Bolton isn't very dynamic -- or good -- so expect Owen Coyle to be sweating through his short-shorts the rest of the way.
* Arsenal v. Blackburn Rovers -- (Live, ESPN2, 8 a.m.) Arsenal's ills are easy to diagnose, if strange. The team can't score goals. Since defeating Wigan 4-0 on Dec. 3, the Gunners have scored more than once in a league game only twice. After Robin van Persie's league-leading 19 goals, the next Arsenal player is Gervinho with four. This is where the losses of Cesc Fabregas and Samir Nasri are killing the team. Although Wenger replaced them, nominally with Mikel Arteta and increased playing time for Aaron Ramsey, the knack for goal eludes them. Double that for Theo Walcott. Wenger better sort it out, since the Gunners' season will be defined in late February and early March with the two-leg AC Milan Champions League tie sandwiched around a home game with Spurs and a trip to Anfield. ... Arsenal 2, Blackburn 1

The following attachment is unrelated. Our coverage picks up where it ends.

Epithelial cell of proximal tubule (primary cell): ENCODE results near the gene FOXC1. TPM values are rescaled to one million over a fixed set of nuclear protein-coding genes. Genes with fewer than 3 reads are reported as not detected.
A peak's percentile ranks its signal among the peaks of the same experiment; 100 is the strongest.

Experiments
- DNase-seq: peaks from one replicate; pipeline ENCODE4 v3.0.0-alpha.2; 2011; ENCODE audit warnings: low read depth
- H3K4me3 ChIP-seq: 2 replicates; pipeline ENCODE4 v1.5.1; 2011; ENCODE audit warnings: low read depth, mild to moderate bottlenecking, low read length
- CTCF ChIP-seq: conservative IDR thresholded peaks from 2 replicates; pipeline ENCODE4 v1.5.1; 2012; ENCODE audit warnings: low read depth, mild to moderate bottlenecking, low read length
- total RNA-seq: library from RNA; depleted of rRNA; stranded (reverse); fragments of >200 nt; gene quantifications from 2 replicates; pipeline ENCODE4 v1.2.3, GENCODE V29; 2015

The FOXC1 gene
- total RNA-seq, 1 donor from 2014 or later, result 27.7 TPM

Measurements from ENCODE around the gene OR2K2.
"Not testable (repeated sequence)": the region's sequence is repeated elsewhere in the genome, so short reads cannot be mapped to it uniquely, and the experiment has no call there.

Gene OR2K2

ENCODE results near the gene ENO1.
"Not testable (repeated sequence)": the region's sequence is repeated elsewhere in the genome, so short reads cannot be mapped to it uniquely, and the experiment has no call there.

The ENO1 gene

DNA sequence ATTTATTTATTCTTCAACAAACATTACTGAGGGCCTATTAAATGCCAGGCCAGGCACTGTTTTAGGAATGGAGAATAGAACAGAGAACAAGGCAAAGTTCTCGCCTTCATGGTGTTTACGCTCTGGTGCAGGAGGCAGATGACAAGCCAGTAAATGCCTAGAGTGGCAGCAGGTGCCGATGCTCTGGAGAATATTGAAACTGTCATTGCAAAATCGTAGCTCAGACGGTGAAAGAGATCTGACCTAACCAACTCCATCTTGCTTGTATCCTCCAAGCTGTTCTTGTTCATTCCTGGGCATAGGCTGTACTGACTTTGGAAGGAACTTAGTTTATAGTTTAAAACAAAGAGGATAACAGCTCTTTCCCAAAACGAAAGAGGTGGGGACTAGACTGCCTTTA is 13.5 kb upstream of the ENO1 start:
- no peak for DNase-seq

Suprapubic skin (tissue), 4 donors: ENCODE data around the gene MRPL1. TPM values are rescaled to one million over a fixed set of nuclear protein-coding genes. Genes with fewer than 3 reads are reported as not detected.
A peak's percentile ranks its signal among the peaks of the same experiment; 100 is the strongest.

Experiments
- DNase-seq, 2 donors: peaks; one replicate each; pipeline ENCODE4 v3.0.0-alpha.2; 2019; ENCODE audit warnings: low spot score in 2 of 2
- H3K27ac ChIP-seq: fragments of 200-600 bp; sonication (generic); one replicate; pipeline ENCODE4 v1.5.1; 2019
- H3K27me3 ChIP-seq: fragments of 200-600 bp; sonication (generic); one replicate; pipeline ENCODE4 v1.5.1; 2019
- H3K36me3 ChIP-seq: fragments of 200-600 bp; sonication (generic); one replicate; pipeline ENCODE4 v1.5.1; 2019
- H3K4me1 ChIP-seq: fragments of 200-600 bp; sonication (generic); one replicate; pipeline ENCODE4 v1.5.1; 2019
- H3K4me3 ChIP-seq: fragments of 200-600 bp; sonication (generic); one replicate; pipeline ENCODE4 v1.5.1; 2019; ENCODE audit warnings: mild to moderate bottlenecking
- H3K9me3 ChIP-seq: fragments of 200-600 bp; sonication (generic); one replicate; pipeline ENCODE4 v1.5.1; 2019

* Wigan Athletic v. Everton -- (Live, FSC, 10 a.m.) Here's Wigan in a nutshell, haven't won a game since Dec. 10, but if they find a way to ever win two in a row, the Latics are out of the relegation zone. Problem for Roberto Martinez, the team can't stop leaking goals. Everton have the league's worst offense, aside from Wigan in terms of goals scored. Wonder what happens without Landon Donovan, who seems to set up everything for the Toffees as of late. ... Wigan 1, Everton 1